# How do you determine which star, between two, is more luminous?

For example, if star 1 is 4x bigger than star 2 but both are the exact same temperature how do you determine which is more luminous?

• Consider Stefan–Boltzmann law. But the problem as stated seems highly artificial. – Stan Liou Jul 16 '15 at 18:47
• It's a conceptual question I pulled from my astronomy text book. The link below states that in order to determine the luminosity of a star that is twice as large as the sun you would use the following equation: L = (2 R⊙)2(T⊙)4 = 4L⊙ (the Hertzsprung-Russell Diagram). How do I apply this to my question? astro.unl.edu/naap/hr/hr_background2.html – Jay Jul 16 '15 at 19:07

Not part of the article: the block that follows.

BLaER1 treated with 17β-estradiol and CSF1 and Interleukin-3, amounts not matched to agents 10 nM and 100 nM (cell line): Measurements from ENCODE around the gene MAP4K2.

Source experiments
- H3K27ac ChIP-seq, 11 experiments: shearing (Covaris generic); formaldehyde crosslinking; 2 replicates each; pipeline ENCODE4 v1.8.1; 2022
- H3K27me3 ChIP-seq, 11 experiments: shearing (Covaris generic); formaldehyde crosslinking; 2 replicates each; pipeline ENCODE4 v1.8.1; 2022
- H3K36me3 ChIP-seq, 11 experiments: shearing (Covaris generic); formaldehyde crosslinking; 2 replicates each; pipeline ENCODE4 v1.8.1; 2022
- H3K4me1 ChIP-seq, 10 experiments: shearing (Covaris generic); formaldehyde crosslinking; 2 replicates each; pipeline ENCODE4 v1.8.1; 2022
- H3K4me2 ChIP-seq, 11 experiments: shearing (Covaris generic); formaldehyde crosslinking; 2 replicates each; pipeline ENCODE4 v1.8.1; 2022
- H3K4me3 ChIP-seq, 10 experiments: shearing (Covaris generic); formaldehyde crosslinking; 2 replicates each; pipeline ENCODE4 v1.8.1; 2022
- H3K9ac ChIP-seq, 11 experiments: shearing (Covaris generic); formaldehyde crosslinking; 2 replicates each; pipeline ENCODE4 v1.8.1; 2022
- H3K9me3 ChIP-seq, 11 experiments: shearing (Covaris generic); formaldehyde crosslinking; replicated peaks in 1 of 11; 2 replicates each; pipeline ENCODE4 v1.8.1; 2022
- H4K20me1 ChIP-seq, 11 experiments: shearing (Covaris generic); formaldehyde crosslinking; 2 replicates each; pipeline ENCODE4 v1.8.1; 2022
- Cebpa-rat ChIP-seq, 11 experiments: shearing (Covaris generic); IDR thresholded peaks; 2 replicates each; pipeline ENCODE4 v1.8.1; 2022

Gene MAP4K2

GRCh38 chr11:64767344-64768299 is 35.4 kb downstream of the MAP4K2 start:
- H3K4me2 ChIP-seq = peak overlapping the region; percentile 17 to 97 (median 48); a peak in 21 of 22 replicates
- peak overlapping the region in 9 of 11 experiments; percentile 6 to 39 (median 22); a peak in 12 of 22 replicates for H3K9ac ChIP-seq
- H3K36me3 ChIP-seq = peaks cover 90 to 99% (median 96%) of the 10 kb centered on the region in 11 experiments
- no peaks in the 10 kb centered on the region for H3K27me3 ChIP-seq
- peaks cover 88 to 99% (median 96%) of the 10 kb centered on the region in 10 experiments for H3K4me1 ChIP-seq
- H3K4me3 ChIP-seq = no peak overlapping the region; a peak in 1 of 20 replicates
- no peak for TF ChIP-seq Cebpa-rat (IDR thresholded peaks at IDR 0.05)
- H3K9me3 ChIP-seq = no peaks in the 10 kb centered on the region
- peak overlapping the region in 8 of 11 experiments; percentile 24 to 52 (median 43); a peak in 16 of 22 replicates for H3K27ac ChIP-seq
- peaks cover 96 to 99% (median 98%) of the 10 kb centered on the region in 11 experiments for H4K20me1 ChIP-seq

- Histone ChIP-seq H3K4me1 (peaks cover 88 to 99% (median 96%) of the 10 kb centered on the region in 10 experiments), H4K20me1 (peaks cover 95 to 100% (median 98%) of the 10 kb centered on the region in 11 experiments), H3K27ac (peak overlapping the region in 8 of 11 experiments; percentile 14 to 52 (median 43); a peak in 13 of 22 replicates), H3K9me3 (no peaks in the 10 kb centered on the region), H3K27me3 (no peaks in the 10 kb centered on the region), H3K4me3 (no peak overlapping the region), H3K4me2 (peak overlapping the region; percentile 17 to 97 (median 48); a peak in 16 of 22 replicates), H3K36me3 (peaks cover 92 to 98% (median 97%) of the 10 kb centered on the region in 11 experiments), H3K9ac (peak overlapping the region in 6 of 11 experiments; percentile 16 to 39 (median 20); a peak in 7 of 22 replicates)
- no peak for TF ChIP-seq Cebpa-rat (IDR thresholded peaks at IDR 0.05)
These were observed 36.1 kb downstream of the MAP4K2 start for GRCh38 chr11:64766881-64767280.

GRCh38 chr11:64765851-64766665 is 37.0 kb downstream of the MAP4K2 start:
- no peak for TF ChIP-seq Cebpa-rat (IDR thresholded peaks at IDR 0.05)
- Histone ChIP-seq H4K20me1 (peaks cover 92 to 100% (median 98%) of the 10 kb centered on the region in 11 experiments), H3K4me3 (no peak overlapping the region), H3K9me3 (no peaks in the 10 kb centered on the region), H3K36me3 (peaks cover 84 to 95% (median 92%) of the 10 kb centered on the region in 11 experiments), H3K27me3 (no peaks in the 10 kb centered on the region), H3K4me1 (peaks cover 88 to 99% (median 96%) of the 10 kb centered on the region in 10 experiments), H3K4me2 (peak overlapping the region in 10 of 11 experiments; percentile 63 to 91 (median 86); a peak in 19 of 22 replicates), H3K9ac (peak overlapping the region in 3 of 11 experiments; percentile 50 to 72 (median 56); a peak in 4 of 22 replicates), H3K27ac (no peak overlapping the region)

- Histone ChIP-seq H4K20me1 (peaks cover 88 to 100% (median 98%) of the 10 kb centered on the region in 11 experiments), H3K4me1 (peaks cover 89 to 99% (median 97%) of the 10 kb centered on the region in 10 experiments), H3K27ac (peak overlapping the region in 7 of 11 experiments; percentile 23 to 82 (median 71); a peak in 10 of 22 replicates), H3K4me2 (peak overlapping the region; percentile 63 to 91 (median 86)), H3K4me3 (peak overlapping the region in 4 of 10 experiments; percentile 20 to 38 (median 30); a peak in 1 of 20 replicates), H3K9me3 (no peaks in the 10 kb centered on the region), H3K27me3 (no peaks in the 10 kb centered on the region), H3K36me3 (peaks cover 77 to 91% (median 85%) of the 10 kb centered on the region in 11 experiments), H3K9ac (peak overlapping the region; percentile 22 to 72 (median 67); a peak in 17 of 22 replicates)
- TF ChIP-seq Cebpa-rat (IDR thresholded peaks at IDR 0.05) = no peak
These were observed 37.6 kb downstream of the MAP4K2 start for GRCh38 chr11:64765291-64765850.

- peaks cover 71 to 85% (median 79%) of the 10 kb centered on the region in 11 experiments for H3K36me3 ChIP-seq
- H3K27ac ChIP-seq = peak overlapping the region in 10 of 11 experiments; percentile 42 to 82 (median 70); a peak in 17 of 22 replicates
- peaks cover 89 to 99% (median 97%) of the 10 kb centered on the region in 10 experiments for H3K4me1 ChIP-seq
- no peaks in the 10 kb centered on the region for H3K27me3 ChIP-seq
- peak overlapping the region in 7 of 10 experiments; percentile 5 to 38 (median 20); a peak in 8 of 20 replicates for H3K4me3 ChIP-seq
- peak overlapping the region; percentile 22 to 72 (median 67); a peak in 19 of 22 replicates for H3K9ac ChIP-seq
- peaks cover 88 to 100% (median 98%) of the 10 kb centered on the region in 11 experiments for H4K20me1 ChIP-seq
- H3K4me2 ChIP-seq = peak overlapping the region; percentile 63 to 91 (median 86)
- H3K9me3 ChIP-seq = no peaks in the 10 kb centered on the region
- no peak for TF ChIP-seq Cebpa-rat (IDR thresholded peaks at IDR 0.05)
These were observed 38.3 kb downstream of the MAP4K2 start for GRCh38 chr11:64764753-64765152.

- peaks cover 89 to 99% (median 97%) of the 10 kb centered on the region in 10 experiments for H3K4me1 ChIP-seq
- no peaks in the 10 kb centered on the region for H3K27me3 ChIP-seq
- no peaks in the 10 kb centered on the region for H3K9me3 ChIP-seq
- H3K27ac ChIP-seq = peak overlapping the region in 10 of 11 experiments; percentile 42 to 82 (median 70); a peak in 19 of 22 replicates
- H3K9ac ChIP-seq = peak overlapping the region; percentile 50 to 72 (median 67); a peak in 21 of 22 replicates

• Just use 4 times the radius instead of two times the radius. I can't understand your difficulty, star 1 is $4^2$ times as luminous. – ProfRob Jul 16 '15 at 20:31

One way to determine the luminosity of a star is to first determine its distance, d. Then one can use the formula, Luminosity = Flux * 4 * Pi * d$^2$. Flux is related to the apparent brightness that is measured with a telescope (and CCD or photometer). mag = -2.5 * Log(Flux) + c.